WOOD BURNING AND CLIMATE
Trees are green, but burning them is not
Wood burning is often described as a 'renewable' or carbon neutral energy source. It is argued that if a tree is burned for fuel, another can be planted to replace it, which will eventually re-absorb the carbon. But as with all climate science the issues involved are not so simple. As an article in the New Statemans says 'The regrowth of trees takes time, and younger trees that are regularly harvested in plantations may never store as much carbon as older, bigger trees in natural forests.' Research published by Chatham House found that while in the longer term carbon dioxide released from burning wood could be absorbed by replacement trees, there is no certainty this is the case in the coming years or even decades. While some may wish to claim wood burning as a renewable, they cannot claim that wood burning is a clean energy. Unlike solar, wind and hydrogen (which are also renewables), wood burning produces the most significant source of air pollution in many parts of the world. As the table to the right (or below) shows (from the Victorian EPA's Emissions Inventory Report - page 73) - wood heating in Victoria alone contributes 4029.89 tonnes of health harming PM2.5 into the atmosphere annually, more than fossil fuels and vehicles.
Wood burning also emits black carbon, brown carbon, methane and carbon monoxide. All of which speed up global warming. While carbon dioxide (Co2) emissions are the main target of actions to reduce climate change, and make up to 60% of long term radiative forcing (or warming) in the atmosphere, Short-lived Climate Pollutions (SLCP) (which as their name suggests, produce a short-lived warming effect in the atmosphere from a few days to a decade) make up the other 40-45% of global warming gases. SLCPs include black carbon, methane, tropospheric ozone, and hydrofluorocarbons (HFCs) and are commonly associated with refrigeration, diesel-fuelled vehicles, and burning of solid-fuel (such as wood stoves and wood heating). Black carbon is estimated to be the second largest leading cause of global warming after Co2. And as described by the Climate and Clean Air Coalition in their Primer on SLCPs, the major sources of black carbon are open burning of biomass, diesel engines, and the residential burning of solid fuels such as coal, wood, dung, and agricultural residues. A study published in the Proceedings of the National Academy of Sciences (PNAS) reports that non-CO2 green house gases are responsible for nearly half of all climate forcing global greenhouse gases and that targeting SLCPs is essential to limiting the year 2100 warming below 2 degrees. 'While these climate forcers remain in the atmosphere for a much shorter period of time than carbon dioxide (CO2), their potential to warm the atmosphere can be many times greater'.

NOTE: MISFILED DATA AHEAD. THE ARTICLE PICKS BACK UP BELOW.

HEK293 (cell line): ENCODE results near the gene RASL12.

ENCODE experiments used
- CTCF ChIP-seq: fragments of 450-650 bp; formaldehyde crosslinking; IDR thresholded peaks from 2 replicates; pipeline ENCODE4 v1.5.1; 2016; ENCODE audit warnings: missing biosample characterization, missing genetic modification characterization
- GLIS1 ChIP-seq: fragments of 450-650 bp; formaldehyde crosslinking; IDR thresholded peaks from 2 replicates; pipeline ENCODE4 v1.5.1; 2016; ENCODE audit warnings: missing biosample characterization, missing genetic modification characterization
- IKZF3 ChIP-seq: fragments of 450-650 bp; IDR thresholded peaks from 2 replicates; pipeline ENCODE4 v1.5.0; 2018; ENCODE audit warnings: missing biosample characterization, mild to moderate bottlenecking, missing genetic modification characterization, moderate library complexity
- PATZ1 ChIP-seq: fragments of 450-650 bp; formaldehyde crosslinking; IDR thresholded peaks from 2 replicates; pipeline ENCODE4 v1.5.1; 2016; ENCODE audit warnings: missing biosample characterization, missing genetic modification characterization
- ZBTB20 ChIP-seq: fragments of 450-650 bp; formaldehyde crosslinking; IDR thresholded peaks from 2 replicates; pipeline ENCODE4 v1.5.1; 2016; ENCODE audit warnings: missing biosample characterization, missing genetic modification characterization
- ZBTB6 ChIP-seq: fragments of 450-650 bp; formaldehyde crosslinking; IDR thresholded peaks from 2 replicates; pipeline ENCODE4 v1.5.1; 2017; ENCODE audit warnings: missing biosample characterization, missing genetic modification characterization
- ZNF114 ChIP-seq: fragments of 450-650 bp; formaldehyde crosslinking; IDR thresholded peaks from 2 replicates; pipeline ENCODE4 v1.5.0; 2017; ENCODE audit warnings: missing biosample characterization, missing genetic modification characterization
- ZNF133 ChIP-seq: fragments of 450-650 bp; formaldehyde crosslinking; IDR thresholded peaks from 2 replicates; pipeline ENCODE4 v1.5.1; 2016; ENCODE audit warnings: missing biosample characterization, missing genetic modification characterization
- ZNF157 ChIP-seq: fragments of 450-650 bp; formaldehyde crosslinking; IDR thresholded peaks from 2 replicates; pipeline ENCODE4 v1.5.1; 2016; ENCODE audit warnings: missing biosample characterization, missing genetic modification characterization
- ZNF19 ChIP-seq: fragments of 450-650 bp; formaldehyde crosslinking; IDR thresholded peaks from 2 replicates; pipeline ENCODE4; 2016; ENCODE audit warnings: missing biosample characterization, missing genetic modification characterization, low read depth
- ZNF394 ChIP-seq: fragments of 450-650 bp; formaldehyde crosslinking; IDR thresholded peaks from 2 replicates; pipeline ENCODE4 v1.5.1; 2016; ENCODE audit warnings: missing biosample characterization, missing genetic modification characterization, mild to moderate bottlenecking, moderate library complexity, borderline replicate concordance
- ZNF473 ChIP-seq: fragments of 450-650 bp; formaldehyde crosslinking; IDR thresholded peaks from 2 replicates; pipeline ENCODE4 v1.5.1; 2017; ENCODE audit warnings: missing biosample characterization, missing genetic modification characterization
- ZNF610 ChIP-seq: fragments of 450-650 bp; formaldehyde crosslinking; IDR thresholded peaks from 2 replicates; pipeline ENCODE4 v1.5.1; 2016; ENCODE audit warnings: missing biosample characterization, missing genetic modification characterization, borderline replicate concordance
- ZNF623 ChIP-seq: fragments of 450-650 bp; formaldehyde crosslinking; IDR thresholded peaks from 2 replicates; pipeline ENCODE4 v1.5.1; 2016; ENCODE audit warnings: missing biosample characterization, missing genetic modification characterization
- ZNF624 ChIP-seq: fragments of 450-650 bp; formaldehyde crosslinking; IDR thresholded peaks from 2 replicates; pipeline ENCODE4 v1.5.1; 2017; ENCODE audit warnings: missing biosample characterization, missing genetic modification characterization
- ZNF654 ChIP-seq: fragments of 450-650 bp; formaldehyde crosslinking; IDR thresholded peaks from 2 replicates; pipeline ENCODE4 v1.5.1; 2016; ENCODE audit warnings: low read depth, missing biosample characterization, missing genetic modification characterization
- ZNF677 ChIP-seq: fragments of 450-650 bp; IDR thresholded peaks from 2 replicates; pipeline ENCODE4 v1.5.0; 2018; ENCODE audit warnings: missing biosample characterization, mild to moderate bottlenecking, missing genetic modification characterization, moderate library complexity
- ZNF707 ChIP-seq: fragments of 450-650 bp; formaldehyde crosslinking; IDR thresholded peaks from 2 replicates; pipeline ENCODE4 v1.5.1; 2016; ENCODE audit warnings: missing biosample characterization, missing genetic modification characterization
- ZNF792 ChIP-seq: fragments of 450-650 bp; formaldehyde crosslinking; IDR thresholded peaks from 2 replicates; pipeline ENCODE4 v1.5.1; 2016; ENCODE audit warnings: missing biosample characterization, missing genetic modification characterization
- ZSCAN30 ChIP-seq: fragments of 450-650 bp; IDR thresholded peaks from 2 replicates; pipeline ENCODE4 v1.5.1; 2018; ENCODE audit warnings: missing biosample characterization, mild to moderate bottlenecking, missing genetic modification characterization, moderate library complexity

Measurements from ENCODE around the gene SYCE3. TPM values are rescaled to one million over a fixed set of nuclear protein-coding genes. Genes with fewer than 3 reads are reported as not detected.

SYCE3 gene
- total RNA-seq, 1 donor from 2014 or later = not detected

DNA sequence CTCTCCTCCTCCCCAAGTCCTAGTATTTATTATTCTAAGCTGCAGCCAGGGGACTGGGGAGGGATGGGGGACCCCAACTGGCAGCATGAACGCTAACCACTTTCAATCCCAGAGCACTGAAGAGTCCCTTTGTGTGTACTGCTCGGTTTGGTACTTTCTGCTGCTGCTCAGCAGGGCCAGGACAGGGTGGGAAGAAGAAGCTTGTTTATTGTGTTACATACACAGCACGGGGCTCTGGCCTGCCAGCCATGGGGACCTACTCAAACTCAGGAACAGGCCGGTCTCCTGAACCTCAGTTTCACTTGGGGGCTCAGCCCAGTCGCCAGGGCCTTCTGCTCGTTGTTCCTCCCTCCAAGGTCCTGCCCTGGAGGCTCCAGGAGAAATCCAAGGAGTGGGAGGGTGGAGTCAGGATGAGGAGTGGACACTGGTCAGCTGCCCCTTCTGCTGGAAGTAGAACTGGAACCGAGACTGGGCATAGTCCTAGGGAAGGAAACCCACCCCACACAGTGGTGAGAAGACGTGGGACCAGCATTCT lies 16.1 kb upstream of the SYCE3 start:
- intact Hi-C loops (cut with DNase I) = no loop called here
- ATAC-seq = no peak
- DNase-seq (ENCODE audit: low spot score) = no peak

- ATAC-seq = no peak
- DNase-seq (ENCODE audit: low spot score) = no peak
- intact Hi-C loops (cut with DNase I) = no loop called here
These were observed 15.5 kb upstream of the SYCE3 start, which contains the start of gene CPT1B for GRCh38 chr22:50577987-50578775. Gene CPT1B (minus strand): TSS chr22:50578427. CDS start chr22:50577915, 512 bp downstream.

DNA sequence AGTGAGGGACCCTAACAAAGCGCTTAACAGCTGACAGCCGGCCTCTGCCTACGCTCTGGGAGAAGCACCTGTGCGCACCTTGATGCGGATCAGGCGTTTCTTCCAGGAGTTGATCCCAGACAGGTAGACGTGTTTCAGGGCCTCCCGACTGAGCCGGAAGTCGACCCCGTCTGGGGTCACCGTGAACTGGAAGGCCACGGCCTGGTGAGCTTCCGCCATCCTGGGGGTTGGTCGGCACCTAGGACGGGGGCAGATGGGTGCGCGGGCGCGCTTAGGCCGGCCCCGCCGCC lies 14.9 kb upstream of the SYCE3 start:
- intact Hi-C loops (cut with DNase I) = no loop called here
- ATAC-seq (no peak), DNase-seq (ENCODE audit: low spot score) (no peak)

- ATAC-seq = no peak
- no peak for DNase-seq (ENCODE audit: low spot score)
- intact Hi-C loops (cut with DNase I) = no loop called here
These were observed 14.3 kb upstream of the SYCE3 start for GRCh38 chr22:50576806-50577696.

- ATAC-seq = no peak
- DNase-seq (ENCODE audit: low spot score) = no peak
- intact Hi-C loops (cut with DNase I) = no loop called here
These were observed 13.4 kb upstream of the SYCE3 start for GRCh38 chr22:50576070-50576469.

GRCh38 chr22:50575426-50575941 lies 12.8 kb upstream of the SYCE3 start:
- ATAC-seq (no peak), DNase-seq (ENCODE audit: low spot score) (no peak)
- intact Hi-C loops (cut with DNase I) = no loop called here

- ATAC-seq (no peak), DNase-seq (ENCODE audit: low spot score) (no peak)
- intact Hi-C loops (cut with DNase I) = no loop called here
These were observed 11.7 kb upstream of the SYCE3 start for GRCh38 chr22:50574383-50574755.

The debate about renewables along with the complexity of the science makes wood heating an easy target for green washing - that form of marketing spin used to convince us that a product is environmentally friendly. Because wood is a natural product, many people assume burning wood must be harmless. A warming fire is not only romanticised but it is also deeply embedded in our culture as central to our species survival. The wood heating industry doesn't have to work very hard at all to convince people that wood heating is good for the environment. But these green claims do not reflect the science. A 2013 study published in Annals of Forest Science looking at using wood as a substitute for fossil fuels concluded that to mitigate climate change it is better to store wood than use it as a fuel. And a 2019 Finnish study in Energy Policy concluded that using a wood stove was the most climate unfriendly way to heat a home.
Clean forms of home heating
Recent research has shown that heat pumps, also known as reverse cycle or heater-air-conditioners are the cheapest and most environmentally friendly way to heat a home. This is because they move the warmth the sun adds to our air from outside to inside the home. Efficient models can deliver five times as much heat to the home as they use in electric power, so can be counted as 80% renewable even when running off coal-fired power, and of course 100% renewable for anyone using green power.
They are also cheap to run - only a fraction of buying firewood and many models cost less to buy and install than a wood stove. And of course, they are thermostatically controlled and can be set to start to warm the house before the occupants are out of bed. There are also get floor mounted models, some of which radiate heat.
For low income households the Victorian government is offering a $1000 rebate to upgrade home heating. For more information go to https://www.heatingupgrades.vic.gov.au/about-us
For information about sustainable heating you can visit the website for the national, not-for-profit organisation Renew https://renew.org.au/resources/how-we-can-help Or the Australian Energy Foundation -https://www.aef.com.au/ - both of whom provide expert advice and information on sustainable solutions to households.
Research reports and articles on wood burning and climate change
Below are links to some of the other studies and reports about environmental impacts of wood burning.